“I am a dreamer in love with the mountains.” Tamara Lunger
It’s not every day that you get to go on a hike with Tamara Lunger, a woman who climbed her first 8,000-meter peak at 23 years old (Lhotse), attempted the first winter ascent of Nanga Parbat, paraglided in India’s western Himalayas, and explored one of the coldest and remotest places on earth, to cite just a few of her adventurous feats. (And she’s only 34!)
And yet, thanks to Dolomiti Walking Hotels, a group of lucky hotel guests got to experience a weekend with Tamara, hearing her recount her adventures and going on a beautiful hike through the woods and canyons of Italy’s Val di Non.
I was one of the lucky participants – being a lover of mountains and adventure myself, and a woman, this was an especially inspiring encounter. Here’s the scoop on the event!
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“Overcoming fear thanks to nature” – Tamara Lunger
On Saturday morning, May 8, our group left on foot from Pineta Nature Resort. The energy was palpable and everyone was eager to ask Tamara questions about how she trains, what life is like at base camp, what her next projects are, how it feels to be a female alpinist in a world still largely dominated by men (“I never complain and I act in a way that proves I am just as capable as they are,” she said).
All this while we walked down towards the Sanctuary of San Romedio, one of Val di Non’s main attractions, a pilgrimage site built on a 70-meter-high rocky spur located in a spectacular position at the bottom of a canyon.
We then continued along a leisurely trail flanking the Rio San Romedio creek, before we tackled our first ‘ascent’ of the day (we felt very motivated!), which took us to the quaint village of Don, where views opened up over the valley.
There was still quite a way to go so we continued past the village to take another uphill trail in the woods before we stopped for lunch by a small hut. During the 16-km long excursion, Tamara ate the whole of… two apples. This hike for her must have been like a stroll in a city park (!).
Rested and refreshed, we began the descent through a marvelous beech forest that took us back to the bottom of the canyon near San Romedio – but not before we could admire beautiful views over the Lake of Tavon and the Brenta Dolomites behind, and a spectacular waterfall jutting out from the wall of the canyon.
Once at the bottom, the final ascent back to Pineta awaited us, and most of the group opted to go on foot, despite the hotel staff offering to take us back by van. But hey, no cheating! We had to prove ourselves to Tamara after all 🙂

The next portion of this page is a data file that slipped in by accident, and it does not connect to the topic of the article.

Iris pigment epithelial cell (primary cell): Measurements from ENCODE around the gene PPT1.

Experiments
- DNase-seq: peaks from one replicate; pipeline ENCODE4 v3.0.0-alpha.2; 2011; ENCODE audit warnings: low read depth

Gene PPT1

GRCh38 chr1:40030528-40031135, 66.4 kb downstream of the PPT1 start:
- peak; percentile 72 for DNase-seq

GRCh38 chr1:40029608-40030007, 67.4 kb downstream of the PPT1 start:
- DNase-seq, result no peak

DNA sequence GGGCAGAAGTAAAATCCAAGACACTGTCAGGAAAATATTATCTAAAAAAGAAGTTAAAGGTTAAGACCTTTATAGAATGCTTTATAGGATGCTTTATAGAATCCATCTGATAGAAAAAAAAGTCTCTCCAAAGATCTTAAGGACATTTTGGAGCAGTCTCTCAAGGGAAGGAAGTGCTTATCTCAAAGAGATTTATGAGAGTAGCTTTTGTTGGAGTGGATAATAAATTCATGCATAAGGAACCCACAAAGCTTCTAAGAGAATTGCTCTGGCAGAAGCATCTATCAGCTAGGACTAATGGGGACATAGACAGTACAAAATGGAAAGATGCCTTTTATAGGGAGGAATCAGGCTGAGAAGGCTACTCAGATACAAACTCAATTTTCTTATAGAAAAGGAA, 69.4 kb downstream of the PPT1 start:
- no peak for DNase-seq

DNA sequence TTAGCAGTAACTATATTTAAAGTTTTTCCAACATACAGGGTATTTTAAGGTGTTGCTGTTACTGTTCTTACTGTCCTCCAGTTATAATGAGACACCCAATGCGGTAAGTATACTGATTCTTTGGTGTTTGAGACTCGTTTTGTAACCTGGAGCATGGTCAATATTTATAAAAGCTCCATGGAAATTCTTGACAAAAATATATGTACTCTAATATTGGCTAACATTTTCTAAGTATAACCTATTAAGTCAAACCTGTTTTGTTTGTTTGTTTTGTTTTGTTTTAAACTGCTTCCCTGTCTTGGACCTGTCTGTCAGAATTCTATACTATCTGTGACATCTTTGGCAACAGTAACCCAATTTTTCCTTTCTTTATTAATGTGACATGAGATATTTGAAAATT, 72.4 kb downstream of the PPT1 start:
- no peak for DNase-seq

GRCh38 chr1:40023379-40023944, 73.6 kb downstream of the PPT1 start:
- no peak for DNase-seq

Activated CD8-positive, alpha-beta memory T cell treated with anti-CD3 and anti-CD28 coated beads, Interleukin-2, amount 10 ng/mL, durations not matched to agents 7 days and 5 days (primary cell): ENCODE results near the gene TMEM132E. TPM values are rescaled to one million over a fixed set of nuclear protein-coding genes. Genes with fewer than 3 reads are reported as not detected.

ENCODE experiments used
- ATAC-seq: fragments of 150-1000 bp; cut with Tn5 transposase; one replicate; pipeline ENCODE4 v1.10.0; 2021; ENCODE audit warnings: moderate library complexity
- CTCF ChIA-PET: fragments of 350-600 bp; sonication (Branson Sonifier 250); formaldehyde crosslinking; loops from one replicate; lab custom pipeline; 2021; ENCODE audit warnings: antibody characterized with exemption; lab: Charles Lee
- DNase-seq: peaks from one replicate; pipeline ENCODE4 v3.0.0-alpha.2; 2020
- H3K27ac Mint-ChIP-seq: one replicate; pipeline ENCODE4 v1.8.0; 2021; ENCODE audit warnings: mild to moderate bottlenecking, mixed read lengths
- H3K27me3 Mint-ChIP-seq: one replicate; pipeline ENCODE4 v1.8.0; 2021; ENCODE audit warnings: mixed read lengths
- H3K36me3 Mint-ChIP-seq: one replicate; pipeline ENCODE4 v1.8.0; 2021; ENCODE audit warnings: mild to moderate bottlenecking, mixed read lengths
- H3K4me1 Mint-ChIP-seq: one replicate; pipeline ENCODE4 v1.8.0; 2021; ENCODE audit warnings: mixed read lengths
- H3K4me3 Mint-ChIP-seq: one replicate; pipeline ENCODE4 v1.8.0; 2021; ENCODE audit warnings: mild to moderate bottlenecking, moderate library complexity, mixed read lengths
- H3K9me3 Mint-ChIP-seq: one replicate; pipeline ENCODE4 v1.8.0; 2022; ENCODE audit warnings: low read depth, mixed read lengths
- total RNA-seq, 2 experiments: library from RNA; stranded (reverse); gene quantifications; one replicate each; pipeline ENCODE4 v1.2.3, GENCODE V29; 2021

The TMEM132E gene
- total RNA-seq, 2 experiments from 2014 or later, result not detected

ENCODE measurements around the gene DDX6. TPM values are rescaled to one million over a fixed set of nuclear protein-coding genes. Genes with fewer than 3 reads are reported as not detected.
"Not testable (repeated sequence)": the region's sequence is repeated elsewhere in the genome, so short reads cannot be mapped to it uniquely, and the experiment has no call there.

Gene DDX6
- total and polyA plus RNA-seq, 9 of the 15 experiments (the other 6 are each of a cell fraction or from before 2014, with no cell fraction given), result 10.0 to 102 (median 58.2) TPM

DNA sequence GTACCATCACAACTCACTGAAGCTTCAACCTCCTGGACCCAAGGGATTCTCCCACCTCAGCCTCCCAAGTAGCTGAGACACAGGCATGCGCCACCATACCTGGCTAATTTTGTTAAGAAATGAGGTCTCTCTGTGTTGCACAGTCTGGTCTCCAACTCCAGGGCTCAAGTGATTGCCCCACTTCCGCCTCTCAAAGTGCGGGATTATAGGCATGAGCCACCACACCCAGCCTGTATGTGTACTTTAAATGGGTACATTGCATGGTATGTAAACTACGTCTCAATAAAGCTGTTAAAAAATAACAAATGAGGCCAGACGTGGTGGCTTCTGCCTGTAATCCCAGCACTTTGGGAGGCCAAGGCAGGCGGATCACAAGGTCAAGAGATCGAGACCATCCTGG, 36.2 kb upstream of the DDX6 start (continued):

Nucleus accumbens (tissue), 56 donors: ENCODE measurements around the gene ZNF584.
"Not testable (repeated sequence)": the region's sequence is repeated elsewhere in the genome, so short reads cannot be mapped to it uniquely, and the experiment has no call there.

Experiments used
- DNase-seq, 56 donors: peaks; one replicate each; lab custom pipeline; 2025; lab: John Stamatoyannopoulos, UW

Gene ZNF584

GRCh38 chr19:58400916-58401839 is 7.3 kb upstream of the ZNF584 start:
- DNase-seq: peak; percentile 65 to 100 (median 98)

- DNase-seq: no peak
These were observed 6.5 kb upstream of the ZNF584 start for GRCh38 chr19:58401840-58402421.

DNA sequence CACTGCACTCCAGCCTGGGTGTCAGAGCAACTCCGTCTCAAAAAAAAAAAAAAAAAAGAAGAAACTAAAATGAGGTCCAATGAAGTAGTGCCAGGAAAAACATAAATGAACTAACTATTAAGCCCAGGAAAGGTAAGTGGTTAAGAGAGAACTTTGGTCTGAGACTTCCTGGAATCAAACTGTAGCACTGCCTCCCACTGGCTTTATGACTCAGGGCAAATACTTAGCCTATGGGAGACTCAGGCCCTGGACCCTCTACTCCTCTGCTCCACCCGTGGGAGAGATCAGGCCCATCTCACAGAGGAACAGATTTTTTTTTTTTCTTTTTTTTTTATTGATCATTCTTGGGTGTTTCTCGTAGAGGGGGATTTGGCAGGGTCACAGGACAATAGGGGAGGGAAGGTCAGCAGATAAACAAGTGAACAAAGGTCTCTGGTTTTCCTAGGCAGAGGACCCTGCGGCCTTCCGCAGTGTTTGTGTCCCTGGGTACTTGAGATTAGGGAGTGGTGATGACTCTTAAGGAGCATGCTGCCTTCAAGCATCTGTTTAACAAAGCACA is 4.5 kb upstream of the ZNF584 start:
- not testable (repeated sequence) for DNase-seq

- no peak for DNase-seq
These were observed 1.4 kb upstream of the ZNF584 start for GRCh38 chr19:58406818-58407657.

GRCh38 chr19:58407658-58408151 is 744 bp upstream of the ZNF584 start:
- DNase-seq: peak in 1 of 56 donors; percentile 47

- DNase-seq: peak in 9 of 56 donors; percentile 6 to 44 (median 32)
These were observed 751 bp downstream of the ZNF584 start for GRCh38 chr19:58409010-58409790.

This day hike was part of a special weekend event with Tamara (“Vincere la paura grazie alla natura” – ‘Overcoming fear thanks to nature’), which began on Friday night (May 7), when Tamara, who was born in South Tyrol and has a background in sky-mountaineering, gave us a presentation of some of her latest adventures, including the attempt in 2017 to link the four 8,000m+ peaks of the Kangchenjunga massif with Simone Moro, her longtime climbing partner (they had to give up because Moro wasn’t feeling well and the weather was bad); the two months spent in India’s Himachal Pradesh, a region of scenic splendor in the western Himalayas, paragliding, hiking, climbing and running, an experience that helped her realize her fulfillment doesn’t necessarily come from just climbing the eight-thousanders, but also by simply being close to nature in wild, far off places.
Indeed, in the winter of 2018, after much pondering, she decided to go on an expedition to one of the most far-flung and coldest places on earth, the Siberian region of Sakha, where temperatures can reach -70°. She was with Simone Moro again, and together they were the first to reach Pik Pobeda, the highest mountain in Siberia, in the freezes of winter.
While Tamara made it clear at the beginning she wouldn’t talk about her last expedition, the attempt to climb K2 in winter – too painful still as several alpinists died including her climbing partner Juan Pablo Mohr – what emerged from her presentation and the day spent hiking with her is her wonderful combination of strength and simplicity, her passion for life and adventure, her openness, her desire to test herself in the great outdoors, leaving aside the controversies that sometimes can put mountaineers against one another.
Among her next projects are the writing of a second book and possibly organizing training camps for women. We’re looking forward to both of them, Tamara!
“Each moment I spend in the mountains makes me more aware of who I am and more grateful for life.”